Each BRICS member has already played a prominent role in multinational nuclear nonproliferation dialogues. Now, the BRICS have a chance to become one of the major collective forces in the world’s developing nuclear order.

Russia's President Vladimir Putin, left, India’s Prime Minister Narendra Modi, second left, and South African President Jacob Zuma, center back to camera, greet each other, while Brazil’s President Dilma Rousseff, right wearing green, takes a seat during the BRICS 2014 summit in Brazil. Photo: AP

One overlooked aspect of the BRICS (Brazil, Russia, India, China and South Africa) movement is its potential to contribute to nuclear nonproliferation. A noteworthy feature of last month’s BRICS summit in the Brazilian city of Fortaleza (and the lengthy visits by the presidents of Russia and China to South America coinciding with the summit) was the series of nuclear energy deals they announced.

Despite their different energy profiles, the BRICS share a common pro-nuclear energy perspective. In 2013, the BRICS had a total installed nuclear power capacity of 47.8 gigawatts (GW). According to the World Nuclear News, 50 of the 66 nuclear reactors presently under construction are located in the BRICS. 

In coming years, the BRICS will build most of the world’s new nuclear power plants, giving the group even more influence over global nuclear policies. Insofar as this construction will allow these countries to burn less oil and coal, this growing nuclear energy production will also help curb harmful greenhouse gas emissions.

The Russian Federation had more nuclear power capacity than any other country, more than 25 GW last year. The Russian government is seeking to increase this capacity as well as Russian nuclear energy exports. Russia is already selling nuclear technology and fuel to the other BRICS, including China.

For at least the next few years, China is forecast to build more nuclear energy plants than any other country. China plans to install more than two-dozen nuclear reactors, accounting for two-fifths of all the reactors now under construction in the world. The government aims to grow its capacity from 12.5 GW today to 58 GW by the end of 2020. China’s nuclear industry has been making considerable progress in designing more advanced nuclear reactors and related products. It wants to expand its role in global nuclear exports.

Brazil’s existing two nuclear reactors generate 3 percent of the country’s electricity. The country is already building a third reactor and is considering adding four more in the next two decades. South Africa’s government is currently assessing a possible $29 billion nuclear power program to help manage the country’s expanding energy requirements.

Russia and China, both UN Security Council permanent members with the right to veto Council decisions, have played key roles in the two separate six-party talks aimed at persuading Iran and North Korea to not seek nuclear weapons in return for receiving assistance developing civilian nuclear energy programs.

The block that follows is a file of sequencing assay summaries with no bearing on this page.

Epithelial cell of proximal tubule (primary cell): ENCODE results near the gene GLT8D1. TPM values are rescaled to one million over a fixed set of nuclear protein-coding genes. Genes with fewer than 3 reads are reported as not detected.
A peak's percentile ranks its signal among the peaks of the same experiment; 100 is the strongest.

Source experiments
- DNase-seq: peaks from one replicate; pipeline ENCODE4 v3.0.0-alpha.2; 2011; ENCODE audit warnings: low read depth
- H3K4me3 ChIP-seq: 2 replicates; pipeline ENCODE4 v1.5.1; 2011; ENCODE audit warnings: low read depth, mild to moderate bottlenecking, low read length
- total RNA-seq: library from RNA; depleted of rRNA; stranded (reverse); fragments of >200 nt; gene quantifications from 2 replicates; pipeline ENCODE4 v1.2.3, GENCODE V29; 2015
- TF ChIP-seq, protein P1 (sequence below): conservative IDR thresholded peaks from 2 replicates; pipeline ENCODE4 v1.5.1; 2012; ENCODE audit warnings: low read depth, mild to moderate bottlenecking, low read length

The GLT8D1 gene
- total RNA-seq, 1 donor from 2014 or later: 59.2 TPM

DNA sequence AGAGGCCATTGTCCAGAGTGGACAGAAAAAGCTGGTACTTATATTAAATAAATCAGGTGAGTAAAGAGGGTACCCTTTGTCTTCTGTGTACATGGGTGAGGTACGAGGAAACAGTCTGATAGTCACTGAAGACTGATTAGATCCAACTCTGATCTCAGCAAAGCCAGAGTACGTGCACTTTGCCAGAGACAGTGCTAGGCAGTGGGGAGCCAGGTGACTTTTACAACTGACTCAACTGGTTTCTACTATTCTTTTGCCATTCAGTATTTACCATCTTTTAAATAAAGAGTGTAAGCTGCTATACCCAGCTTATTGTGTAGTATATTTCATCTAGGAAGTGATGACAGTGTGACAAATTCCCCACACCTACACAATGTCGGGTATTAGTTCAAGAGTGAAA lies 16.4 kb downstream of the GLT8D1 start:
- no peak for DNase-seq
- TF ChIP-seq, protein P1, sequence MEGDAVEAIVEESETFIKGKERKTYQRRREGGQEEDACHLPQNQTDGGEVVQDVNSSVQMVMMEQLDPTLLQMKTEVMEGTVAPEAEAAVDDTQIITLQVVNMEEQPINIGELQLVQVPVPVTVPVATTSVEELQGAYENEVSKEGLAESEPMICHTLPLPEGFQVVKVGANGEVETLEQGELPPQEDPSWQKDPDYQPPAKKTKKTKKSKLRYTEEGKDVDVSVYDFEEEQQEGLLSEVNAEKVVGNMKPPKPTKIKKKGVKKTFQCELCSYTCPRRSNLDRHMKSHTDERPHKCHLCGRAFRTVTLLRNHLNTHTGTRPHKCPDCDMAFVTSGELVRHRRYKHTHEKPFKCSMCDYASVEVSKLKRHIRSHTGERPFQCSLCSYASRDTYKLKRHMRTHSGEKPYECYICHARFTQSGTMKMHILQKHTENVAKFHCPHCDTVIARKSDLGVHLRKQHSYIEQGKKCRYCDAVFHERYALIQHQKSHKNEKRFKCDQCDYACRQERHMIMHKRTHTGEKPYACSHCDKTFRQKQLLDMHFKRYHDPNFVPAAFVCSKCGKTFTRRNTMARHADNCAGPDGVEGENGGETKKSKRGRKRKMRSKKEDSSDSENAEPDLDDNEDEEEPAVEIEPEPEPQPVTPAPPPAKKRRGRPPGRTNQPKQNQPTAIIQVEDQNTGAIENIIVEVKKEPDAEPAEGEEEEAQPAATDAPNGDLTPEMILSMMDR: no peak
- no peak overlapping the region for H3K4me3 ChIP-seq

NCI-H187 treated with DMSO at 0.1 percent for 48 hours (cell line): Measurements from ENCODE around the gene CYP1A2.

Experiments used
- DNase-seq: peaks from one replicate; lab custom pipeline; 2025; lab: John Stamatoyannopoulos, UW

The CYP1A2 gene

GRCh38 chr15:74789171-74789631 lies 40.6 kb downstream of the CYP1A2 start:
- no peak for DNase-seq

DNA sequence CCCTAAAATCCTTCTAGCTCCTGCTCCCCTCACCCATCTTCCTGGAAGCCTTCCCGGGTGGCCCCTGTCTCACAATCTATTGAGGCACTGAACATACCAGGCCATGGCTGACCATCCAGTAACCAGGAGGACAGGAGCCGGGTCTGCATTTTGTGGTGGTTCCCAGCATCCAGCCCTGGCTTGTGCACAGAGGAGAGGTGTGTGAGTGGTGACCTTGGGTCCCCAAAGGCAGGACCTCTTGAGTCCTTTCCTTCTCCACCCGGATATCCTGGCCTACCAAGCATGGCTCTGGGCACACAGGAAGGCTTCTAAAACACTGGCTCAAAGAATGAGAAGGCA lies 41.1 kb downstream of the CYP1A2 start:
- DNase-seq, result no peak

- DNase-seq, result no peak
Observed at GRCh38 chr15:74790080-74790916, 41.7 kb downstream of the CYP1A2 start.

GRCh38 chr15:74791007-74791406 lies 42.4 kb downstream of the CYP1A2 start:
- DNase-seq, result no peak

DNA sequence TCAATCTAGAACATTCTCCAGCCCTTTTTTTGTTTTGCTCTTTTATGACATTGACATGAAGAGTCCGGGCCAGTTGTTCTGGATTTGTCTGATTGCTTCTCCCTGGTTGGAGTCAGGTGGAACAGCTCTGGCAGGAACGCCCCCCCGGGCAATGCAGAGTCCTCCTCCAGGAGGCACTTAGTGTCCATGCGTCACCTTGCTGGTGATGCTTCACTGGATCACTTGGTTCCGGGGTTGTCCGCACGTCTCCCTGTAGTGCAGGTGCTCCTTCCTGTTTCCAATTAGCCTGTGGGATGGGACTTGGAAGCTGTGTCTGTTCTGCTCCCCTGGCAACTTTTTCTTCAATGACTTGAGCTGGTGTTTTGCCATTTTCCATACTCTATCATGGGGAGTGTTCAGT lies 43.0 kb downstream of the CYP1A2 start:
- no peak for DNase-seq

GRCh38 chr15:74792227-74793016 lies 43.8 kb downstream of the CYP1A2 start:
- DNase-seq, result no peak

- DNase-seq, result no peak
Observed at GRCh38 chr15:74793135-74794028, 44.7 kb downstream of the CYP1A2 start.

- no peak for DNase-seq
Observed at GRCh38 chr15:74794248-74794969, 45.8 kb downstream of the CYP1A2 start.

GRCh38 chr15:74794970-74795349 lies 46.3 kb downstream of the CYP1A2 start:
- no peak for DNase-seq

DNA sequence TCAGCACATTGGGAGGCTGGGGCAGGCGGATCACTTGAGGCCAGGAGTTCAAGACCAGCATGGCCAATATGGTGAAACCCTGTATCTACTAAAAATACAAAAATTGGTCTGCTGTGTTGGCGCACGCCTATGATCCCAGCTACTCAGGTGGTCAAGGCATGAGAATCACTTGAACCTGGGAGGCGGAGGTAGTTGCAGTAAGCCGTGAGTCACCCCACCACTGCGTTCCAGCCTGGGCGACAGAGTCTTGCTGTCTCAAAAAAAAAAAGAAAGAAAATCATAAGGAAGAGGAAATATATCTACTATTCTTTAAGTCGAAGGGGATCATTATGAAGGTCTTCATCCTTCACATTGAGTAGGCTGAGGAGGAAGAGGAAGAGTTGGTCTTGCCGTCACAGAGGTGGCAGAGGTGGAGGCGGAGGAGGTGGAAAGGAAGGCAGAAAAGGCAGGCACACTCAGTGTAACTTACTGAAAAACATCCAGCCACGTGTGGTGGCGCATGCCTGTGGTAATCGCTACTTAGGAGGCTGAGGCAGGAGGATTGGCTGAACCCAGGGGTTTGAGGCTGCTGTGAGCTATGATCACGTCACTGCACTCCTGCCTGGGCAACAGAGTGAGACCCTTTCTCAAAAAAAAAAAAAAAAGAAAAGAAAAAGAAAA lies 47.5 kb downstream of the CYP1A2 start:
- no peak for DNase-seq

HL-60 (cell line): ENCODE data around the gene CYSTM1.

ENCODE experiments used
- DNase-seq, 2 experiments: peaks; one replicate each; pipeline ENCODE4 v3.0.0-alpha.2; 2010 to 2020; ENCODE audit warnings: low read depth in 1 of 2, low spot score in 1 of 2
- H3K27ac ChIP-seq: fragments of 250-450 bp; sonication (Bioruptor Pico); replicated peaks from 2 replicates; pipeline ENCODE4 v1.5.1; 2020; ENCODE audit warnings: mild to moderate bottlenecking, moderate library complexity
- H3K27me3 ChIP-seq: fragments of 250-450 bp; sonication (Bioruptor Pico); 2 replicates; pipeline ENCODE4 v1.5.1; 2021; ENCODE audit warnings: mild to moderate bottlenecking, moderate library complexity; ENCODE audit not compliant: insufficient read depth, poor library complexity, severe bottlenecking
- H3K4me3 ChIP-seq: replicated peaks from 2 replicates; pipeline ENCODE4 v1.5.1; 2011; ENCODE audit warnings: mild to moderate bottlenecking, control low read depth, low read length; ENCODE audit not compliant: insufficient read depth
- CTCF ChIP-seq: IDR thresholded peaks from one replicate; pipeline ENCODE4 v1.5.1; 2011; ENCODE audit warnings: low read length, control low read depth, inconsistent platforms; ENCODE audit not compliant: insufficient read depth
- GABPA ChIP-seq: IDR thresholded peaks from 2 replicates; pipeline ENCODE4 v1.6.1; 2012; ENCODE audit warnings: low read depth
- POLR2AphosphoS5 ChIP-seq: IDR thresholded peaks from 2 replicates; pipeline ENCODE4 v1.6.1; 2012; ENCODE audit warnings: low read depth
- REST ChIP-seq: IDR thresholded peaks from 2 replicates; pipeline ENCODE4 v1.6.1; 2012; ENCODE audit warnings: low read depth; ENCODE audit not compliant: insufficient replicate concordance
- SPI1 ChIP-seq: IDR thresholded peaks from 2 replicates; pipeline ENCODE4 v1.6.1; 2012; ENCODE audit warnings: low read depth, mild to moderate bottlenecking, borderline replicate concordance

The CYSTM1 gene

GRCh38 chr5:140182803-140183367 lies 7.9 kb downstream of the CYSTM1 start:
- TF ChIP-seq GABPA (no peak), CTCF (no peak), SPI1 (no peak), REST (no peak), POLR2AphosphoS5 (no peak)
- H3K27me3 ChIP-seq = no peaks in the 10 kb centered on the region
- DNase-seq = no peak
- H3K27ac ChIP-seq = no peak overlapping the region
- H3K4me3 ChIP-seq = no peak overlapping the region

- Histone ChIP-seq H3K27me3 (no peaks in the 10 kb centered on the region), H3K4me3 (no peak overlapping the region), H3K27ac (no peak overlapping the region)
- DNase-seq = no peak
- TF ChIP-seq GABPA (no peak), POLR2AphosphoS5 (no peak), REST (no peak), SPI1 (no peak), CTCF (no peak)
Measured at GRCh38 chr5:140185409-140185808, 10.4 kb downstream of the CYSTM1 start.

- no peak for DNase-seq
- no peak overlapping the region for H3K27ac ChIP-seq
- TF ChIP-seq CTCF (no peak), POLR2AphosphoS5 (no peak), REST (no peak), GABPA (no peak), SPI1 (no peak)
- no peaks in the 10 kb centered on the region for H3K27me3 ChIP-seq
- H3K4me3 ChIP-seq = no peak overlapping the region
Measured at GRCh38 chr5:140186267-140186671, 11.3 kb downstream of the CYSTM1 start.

During their South American trips, both the Russian and Chinese presidents promoted nuclear energy cooperation. Vladimir Putin oversaw a deal in which Russia’s Rosatom state-owned nuclear company offered to help construct Argentina’s third nuclear reactor.

Putin also presided over a memorandum of understanding between Rosatom and Brazil’s Camargo Correa holding company on building a nuclear power plant and a spent fuel storage facility in Brazil. During Xi Jinping’s visit to Argentina, the two governments signed a civil nuclear energy cooperation accord and China agreed to help build that country’s fourth nuclear plant. All these agreements committed the recipients to keep their nuclear programs peaceful.

At the Fortaleza summit, Putin suggested that the BRICS establish a new "energy association" with an energy policy institute and a fuel-reserve bank.” Yet, various contradictions constrain the BRICS’ nuclear nonproliferation potential. Brazil, India, and South Africa have fundamental complaints about the existing nuclear order.

For example, they want to see more rapid global disarmament and object that the foundational Nuclear Nonproliferation (NPT) Treaty is discriminatory, legally allowing the five countries that tested nuclear weapons when the treaty entered into force to retain them, at least temporarily. Russia and China are two of those five NPR-recognized nuclear weapons states and both support the NPT.

Nonetheless, Russia and China do support the demands of Brazil, India, and South Africa that they be allowed to develop extensive civilian nuclear energy programs to include technologies — such as uranium enrichment and plutonium reprocessing — that can be misused for military purposes. 

All of the BRICS are understandably concerned at the enthusiasm of Western governments for nonproliferation sanctions, which they also see as discriminatory and wrongheaded. They believe that the best way to discourage nuclear proliferation is through reassurance rather than sanctions.

They also complain that many Western sanctions apply to their firms — which they see as an extra-territorial attempt to coerce them to apply Western policies and preferences.

These shared perspectives challenge the positions of the United States and other Western governments. Fortunately, the BRICS have declared their openness to cooperating with non-members on this and other issues. All of this hints at a future in which the BRICS continue to push forward an agenda of nuclear nonproliferation.

The opinion of the author may not necessarily reflect the position of Russia Direct or its staff.

Richard Weitz is senior fellow and director of the Center for Political-Military Analysis at the Hudson Institute. He would like to thank the John D. and Catherine T. MacArthur Foundation for supporting his nonproliferation research.